There aren’t any. But it’s been jokingly applied to the constant winds that we get here in the Cornhusker State, and justifiably so. Instead of heading out to climb a mountain, we ride out into the wind, suffer mentally, and reap the benefits on the way back (as long as the wind doesn’t change). There’s not much to stop or slow it down here on the Great Plains, and it’s nearly a constant in our forecast.
As Pete and I headed out to Nebraska National Forest last weekend (yeah it’s becoming a weekly trip), we were keeping a close eye on the forecast. Temps didn’t seem so bad, but they were calling for sustained 35+ mph winds on Sunday, dying down to 25 mph Sunday night and Monday. I’ve camped out there in windy conditions before, but not quite to that extent. The pines do a pretty good job of canceling it out, but I was curious what they would do to under such a heavy battering.
After getting in after sunset on Saturday, we rode in a ways to camp off of the Dismal Trail. The winds were picking up, but we found a fairly sheltered spot, had a good campfire, and got some good rest under clear skies. So far, we were dealing with the wind pretty well.
The massive snowstorm that hit Nebraska a week ago combined with a week of warm temps left us with some heavy, partially melted and then refrozen snow covering the roads and trails. Sunday’s ride was more hampered by the difficult road conditions than the wind, and it was pretty slow going. Fortunately, Pete and I are more motivated by taking in the natural surroundings than by trying to cover any great distance, so we were still pretty ok with the amount of pushing that we did.
We started looking for a camp with plenty of daylight left, and found a spot off of Road 211 that fit the bill as well as anything we saw. The southern side of a large Sandhill, and downwind of a couple eastern red cedar stands, we had a good little spot that seemed pretty protected. The pines were nearly bent over from the high speed winds, and some of it was still making down to the ground, but only the big gusts. I had hoped to find a spot without any wind, but there was nothing that was going to stop some of the high wind speeds that we were dealing with. We made sure we were clear of any dead timber.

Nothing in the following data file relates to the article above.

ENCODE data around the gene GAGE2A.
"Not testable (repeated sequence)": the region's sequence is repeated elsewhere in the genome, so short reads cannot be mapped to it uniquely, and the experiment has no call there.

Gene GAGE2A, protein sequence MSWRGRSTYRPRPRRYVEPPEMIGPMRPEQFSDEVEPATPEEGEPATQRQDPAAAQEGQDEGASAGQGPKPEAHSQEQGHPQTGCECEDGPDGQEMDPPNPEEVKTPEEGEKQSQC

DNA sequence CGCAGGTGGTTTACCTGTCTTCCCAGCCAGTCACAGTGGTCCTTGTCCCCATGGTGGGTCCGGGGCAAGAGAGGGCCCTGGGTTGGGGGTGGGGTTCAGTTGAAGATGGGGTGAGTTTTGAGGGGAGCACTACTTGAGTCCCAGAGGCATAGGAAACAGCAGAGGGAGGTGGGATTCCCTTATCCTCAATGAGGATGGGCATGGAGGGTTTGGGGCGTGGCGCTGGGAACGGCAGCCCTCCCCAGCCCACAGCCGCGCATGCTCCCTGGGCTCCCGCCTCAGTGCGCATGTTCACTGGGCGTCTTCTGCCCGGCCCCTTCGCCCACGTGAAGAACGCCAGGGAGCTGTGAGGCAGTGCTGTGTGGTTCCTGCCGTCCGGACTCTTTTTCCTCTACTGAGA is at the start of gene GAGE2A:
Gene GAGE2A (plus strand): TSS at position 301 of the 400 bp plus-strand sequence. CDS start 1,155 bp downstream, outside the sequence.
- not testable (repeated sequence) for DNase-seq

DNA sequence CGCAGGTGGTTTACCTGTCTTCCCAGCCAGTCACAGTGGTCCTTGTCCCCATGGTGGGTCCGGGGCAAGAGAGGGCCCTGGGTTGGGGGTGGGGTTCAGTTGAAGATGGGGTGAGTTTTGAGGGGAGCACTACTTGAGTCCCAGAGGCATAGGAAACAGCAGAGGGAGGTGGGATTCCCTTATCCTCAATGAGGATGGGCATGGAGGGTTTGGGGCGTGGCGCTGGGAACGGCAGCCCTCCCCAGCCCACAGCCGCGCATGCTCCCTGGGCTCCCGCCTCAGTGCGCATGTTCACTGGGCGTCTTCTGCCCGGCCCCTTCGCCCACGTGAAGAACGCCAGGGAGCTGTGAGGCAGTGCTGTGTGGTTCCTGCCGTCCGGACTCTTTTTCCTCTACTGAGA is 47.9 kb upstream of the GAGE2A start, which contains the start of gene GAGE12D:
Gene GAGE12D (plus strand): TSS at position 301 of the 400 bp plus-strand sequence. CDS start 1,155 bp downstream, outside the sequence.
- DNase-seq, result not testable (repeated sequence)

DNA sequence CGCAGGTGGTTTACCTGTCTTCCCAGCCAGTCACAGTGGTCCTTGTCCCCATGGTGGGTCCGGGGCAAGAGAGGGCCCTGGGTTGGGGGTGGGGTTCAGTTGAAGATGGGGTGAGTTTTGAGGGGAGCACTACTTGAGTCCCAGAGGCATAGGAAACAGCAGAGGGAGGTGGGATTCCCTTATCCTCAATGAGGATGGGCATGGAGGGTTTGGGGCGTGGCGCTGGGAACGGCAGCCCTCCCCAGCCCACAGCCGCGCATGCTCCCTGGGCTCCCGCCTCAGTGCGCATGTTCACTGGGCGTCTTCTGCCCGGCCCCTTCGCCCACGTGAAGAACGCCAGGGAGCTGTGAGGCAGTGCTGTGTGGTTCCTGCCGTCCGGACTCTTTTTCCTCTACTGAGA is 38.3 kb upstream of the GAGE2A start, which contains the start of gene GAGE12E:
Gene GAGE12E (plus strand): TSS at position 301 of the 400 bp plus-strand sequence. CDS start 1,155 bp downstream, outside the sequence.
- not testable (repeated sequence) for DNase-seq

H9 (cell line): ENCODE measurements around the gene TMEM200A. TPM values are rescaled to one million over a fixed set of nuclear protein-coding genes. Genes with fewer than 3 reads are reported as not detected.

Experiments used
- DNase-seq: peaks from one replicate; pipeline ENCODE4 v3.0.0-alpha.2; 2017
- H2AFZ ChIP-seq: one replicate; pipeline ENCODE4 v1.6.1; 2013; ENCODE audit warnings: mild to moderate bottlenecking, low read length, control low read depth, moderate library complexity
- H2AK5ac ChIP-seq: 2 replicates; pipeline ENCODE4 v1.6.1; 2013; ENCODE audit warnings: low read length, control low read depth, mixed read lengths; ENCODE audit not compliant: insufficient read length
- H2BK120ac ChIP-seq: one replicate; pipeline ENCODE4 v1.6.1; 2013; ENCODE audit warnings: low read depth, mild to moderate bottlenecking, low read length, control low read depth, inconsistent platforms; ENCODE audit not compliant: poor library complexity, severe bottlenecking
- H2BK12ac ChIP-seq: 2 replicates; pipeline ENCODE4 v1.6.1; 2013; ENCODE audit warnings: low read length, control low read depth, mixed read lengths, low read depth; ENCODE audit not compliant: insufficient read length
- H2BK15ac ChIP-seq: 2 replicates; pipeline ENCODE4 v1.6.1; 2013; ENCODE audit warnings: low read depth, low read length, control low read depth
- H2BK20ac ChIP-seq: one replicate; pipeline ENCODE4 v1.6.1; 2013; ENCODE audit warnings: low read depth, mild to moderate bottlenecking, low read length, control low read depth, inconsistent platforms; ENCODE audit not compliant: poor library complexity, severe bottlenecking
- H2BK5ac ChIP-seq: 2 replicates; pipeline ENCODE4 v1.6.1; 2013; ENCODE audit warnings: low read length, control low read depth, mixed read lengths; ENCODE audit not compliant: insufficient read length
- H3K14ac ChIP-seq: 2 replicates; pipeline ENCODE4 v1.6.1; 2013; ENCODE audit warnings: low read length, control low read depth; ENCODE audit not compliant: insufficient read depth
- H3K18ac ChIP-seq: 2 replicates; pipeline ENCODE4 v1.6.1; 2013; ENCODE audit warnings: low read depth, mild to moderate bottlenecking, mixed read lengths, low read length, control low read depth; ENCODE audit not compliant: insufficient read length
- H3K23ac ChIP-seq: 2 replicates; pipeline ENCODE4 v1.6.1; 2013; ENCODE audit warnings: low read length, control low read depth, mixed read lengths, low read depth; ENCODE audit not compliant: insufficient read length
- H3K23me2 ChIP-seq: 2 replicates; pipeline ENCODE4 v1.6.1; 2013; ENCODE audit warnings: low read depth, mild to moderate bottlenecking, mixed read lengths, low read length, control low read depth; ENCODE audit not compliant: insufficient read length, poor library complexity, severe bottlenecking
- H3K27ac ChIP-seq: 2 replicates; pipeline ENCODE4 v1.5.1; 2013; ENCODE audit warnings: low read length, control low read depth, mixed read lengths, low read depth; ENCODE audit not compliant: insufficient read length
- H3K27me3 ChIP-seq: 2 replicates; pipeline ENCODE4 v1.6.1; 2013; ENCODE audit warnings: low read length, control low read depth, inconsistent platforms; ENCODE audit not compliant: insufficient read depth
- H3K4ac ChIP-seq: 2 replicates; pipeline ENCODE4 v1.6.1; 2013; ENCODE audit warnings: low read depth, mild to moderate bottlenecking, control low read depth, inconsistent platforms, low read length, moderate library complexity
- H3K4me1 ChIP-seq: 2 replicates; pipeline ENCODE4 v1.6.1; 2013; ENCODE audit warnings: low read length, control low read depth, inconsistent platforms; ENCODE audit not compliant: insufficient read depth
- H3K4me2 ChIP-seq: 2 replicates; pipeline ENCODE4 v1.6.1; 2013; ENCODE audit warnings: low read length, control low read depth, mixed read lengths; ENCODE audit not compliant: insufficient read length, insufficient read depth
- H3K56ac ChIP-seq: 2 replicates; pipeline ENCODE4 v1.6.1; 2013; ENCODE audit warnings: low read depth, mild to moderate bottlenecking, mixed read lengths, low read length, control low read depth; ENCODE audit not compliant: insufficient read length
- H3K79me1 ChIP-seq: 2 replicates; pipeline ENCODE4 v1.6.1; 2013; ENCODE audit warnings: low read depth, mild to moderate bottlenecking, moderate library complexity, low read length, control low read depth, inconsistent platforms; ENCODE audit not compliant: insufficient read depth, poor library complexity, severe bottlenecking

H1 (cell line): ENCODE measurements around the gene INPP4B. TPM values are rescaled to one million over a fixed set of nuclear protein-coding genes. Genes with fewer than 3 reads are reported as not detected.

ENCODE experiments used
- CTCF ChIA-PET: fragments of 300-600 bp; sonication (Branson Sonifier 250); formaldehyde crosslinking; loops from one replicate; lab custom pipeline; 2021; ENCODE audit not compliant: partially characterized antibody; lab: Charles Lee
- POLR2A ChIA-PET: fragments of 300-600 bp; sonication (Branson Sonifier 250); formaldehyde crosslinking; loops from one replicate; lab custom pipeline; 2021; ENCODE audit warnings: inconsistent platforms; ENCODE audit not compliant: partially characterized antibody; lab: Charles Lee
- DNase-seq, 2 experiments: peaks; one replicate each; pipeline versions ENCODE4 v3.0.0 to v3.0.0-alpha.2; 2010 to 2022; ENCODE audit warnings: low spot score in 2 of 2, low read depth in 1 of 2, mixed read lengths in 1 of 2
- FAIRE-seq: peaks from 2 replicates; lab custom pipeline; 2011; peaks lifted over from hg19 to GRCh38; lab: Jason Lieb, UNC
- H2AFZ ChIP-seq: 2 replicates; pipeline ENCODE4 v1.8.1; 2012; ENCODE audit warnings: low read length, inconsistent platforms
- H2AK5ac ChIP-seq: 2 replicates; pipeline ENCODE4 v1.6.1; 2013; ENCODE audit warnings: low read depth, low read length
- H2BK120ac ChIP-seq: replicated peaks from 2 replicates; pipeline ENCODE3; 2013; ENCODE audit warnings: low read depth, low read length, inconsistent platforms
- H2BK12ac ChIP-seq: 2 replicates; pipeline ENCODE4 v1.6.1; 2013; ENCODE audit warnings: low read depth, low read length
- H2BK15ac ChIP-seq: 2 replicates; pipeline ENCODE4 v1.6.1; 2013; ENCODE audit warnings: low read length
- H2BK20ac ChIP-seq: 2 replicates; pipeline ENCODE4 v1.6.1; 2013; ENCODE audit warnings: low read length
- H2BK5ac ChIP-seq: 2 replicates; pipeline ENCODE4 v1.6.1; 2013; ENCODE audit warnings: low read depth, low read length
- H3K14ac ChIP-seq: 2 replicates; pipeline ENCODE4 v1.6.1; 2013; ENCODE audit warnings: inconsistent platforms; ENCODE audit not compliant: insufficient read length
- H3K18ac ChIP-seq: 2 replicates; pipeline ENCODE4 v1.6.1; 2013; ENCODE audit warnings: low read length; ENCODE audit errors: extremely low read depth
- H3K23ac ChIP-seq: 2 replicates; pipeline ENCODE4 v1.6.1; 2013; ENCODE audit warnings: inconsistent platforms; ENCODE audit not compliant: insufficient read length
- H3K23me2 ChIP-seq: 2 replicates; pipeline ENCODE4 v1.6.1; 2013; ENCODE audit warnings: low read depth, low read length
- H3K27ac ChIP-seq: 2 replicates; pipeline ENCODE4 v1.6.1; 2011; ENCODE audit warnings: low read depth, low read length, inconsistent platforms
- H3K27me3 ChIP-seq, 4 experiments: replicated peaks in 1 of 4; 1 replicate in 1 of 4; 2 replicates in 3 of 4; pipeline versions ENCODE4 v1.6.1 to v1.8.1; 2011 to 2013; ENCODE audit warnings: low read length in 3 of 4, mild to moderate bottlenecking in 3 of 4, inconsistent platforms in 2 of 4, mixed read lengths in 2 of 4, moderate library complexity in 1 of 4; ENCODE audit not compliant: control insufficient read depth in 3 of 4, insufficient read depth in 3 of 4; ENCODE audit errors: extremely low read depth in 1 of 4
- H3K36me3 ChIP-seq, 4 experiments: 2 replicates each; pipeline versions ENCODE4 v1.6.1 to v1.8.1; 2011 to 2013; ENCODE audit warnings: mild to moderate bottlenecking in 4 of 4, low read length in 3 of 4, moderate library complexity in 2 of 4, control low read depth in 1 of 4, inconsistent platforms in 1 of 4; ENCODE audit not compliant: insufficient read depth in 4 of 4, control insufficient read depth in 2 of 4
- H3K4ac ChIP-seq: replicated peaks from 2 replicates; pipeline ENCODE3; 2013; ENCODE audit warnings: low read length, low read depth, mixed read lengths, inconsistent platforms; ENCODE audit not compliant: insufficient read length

Plenty of daylight left us an hour to go for a hike and explore the surrounding forest. We got back and fixed dinner, and spent a long evening by the campfire. Our camp was perfectly situated to take in all of the morning sun, and after a cozy night in my hammock, it did just that.
We opted for the more heavily trafficked Road 203 on the way back to our vehicle by the ranger station on Monday. The winds were bad, but we were able to stay pedaling for the entire ride.
The main thing that I’ve taken away from the past couple visits to Halsey is that I think I’m done running a front biased load. I still want a fair amount of weight up front, but I think that I prefer a more balanced load than what I rode this trip. Instead of running my Monkey Rocket Bag and my panniers up front, with a small stuff bag over my rear wheel, I’ll run panniers on my rear rack like I did last weekend. It gives you a noticeable amount of extra traction when climbing in loose sand, and lightens up the steering a little bit. I’ll be dialing that in a little bit next time I’m out there.
A couple of folks have asked about high resolution versions of photos. You can now view all the new shop photos at the shop’s new flickr, and you can also check Pete’s photos on his flickr page
Nebraska was gifted some awfully warm weather over the past week, so we decided to take a couple days to go ride and camp at one of our favorite spots- Nebraska National Forest off of Highway 2. Temperatures soared into the forties last week, melting most of the snow, but it was still hanging on in forested areas, and on the north sides of many sandhills. The moisture and temperatures in winter have provided us some of the best conditions for riding we have seen in the Sandhills region. The sand holds up far better when it contains moisture, not to mention the freezing temperatures create a nearly concrete-like surface.